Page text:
Monday, August 02, 2010

Thumbing Through Thoreau: An Avowed Hater (Me) Gives Poetry A Chance

(Image from Barnes & Noble)

You may have noticed that, for a literary blog, there's an alarming lack of poetry reviewed here at Bloggin' 'bout Books. Yeah, about that ... I'm just not big on the stuff. Most of it sails right over my head, too cryptic to make any sense without a thorough dissection. In general, I read for entertainment; the more a work makes me think, the less I tend to enjoy it. Poetry simply demands too much brain power. I prefer to avoid it at all costs. Which explains why I, the proud possessor of a degree in English, am appallingly ignorant of all things poetry. In an effort to combat that, I agreed to review a new book of quotations by Henry David Thoreau (a poet, if you recall). To my great surprise, I even liked it.

Thumbing Through Thoreau is a collection of quotations taken from Thoreau's many journals, writings, and personal letters. The thoughts, collected and compiled by journalist Kenny Luck, address a variety of subjects, including nature, love, politics, individuality, and God. Enhanced with serene drawings by artists Jay Luke and Ren Adams, the selections urge us all to live simpler, but fuller lives. As Thoreau discusses the dangers of wealth, the importance of nature, and the cowardice of following the crowd, it's apparent that Richard Smith of the The Thoreau Society is absolutely correct:

"Thoreau's quotations, all of which were written 150 years ago, are indeed very timely for today's modern, over-worked, over-stressed and over-materialistic world. Thoreau's ideas about the search for a simpler way of life ring truer now than they did in the nineteenth century" (from Thumbing Through Thoreau's title page).

Many writers, leaders, philosophers and readers have been heavily influenced by the poet's wisdom. Until today, I was not one of them. However, as I sat in my recliner, reading through an unbound galley of Thumbing Through Thoreau, I found myself exclaiming over and over to my husband, "Wow, listen to this!" Never would I have imagined that the man (a deep-thinking poet, of all things) could be so quotable. Sure, I've heard "Simplify, simplify" and other popular Thoreau-isms, but I never really appreciated them until I discovered this book. Considering the clean, eye-pleasing format of this volume, I can even see myself reading through it again. And again. I can see that you're shocked. Well, so am I. And pleasantly so.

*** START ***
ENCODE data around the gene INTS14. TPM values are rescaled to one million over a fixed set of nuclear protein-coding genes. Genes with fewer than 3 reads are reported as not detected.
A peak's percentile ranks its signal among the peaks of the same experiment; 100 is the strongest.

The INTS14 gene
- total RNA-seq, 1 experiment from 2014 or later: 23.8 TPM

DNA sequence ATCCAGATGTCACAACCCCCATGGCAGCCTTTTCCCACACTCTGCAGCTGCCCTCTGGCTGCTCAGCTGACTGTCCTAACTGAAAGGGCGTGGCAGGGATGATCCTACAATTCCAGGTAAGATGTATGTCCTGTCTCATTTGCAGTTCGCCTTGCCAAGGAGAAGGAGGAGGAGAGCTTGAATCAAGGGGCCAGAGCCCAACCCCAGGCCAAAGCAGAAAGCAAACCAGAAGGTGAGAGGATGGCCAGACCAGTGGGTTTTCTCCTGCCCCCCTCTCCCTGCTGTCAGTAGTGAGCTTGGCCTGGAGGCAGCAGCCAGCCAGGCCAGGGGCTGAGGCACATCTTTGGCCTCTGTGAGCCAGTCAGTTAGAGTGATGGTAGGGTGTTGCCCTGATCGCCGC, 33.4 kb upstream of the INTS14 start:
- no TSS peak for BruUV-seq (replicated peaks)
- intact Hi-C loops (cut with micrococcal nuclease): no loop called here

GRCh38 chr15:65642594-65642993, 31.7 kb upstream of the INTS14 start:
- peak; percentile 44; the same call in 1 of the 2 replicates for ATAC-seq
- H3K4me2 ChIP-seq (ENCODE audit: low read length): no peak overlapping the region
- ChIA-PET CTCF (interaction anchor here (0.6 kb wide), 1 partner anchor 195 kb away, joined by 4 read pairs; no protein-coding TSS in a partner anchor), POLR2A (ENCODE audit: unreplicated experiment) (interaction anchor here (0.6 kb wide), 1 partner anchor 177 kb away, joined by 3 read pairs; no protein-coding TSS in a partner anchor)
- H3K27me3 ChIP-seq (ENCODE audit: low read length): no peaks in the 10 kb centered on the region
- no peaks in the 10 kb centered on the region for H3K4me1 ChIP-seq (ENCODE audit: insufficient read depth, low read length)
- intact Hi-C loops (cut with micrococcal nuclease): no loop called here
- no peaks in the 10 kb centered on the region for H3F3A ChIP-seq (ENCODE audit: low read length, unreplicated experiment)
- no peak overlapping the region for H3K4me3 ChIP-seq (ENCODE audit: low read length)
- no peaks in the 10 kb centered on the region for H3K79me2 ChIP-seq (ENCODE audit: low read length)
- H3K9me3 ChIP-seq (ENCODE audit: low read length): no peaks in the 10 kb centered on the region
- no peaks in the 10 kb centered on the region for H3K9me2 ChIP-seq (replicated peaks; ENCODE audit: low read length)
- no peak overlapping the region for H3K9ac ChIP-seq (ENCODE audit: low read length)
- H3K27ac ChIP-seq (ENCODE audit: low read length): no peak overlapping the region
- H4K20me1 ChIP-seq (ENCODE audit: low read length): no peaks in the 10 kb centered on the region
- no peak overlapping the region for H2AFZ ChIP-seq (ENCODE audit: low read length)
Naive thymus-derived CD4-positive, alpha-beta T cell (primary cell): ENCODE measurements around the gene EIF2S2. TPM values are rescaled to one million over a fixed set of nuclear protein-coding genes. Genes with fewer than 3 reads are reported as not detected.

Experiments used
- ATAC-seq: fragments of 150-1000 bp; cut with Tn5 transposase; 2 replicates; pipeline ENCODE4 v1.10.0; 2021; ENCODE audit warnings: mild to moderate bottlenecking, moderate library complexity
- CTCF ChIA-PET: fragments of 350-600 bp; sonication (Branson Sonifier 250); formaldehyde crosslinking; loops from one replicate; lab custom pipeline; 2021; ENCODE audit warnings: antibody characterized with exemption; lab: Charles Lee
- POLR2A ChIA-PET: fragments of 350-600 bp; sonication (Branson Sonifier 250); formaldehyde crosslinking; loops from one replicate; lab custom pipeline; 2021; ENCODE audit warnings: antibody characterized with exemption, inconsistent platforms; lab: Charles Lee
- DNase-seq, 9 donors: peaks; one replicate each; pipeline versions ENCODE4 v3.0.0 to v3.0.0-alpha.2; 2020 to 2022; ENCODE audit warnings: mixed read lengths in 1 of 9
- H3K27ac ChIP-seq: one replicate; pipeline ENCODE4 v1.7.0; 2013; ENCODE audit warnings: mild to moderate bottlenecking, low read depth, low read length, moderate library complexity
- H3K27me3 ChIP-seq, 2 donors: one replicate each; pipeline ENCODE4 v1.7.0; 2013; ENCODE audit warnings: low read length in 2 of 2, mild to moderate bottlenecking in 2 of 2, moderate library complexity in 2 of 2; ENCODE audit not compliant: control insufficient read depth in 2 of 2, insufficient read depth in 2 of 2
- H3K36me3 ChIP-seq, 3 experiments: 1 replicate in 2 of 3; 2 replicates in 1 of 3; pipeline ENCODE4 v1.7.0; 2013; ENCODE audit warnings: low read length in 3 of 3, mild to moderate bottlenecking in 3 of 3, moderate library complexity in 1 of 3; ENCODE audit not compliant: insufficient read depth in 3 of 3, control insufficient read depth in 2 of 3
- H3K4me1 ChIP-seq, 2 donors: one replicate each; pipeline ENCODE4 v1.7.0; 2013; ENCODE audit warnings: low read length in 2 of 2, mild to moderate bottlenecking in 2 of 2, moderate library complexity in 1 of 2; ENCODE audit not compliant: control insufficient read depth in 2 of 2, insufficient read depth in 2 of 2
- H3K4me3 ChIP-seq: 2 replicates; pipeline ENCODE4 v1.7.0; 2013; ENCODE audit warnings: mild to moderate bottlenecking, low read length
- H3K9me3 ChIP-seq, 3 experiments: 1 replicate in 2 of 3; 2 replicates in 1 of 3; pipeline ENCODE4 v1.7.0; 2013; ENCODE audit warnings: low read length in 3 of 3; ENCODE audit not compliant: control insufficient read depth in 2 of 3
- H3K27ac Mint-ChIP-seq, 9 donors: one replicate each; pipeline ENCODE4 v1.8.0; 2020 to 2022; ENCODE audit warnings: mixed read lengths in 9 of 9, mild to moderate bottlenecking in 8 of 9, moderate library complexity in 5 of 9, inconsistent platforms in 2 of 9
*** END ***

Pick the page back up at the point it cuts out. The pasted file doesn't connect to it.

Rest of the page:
Whether you're a Thoreau expert or a newbie like me, Thumbing Through Thoreau is an excellent way to explore the poet's work. Familiar quotations intermingle with the not-so-well-known in this lovely, gift-worthy volume. If an avowed poetry hater like me can enjoy it, anyone can. After all, as the Man Himself said, "It is never too late to give up prejudices."

(Readalikes: I don't read poetry, remember?)

Grade: B

If this were a movie, it would be rated: G - Although there's nothing offensive in the book, it would be most appropriate for readers above the age of 12 or so.

To the FTC, with love: I received an unbound galley of Thumbing Through Thoreau from the generous folks at Tribute Books. Thank you!

5 comments:

  1. Susan - thank you for kicking off the book's August blog tour with a bang.

    You hit on the essential element of what everyone involved in creating the book wanted to get across - the inherent wisdom of Thoreau's words has the power to transcend time.

    I'm glad you enjoyed the book, and for heartily recommending it to your blog readers.

    Best wishes,
    Nicole
    Tribute Books

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  2. I'm not familar with too much Thoreau. We did read an excerpt from Walden and his esasay on civil disobedience last year in high school. I'm not much of a poetry reader either, I can't even think of many poets that I've read. Nikki Giovanni, Maya Angelou, Emily Dickinson, Langston Hughes, and I'm sure there are a few others that I can't remember.

    I'm so glad I discovered your blog. I love the feature Baby Steps to Understanding Black Culture. Sahm is absolutely beautiful!

    Let me know if you ever need any recommendations :)

    Also, I agree with you about Sellout. It's an important story, but it could have been executed better.

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  3. Nicole - You're welcome. I enjoyed it much more than I thought I would.

    Ari - Thanks! I love your blog, too. I am always looking for recommendations, so please, recommend away.

    BTW: SAHM actually stands for stay at home mom. My daughter's name is Julianna and she is beautiful! Energetic, crazy, and undeniably the cutest baby ever :)

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  4. poetry is not my thing either... give me Silverstein or Prelutsky, but Plath or Thoreau take too much effort :)

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  5. Juliana is so utterly adorable :) I'll have to think of some good recommendations for younger readers (I'm guessing no YA since she has a really long before she's a teen!)

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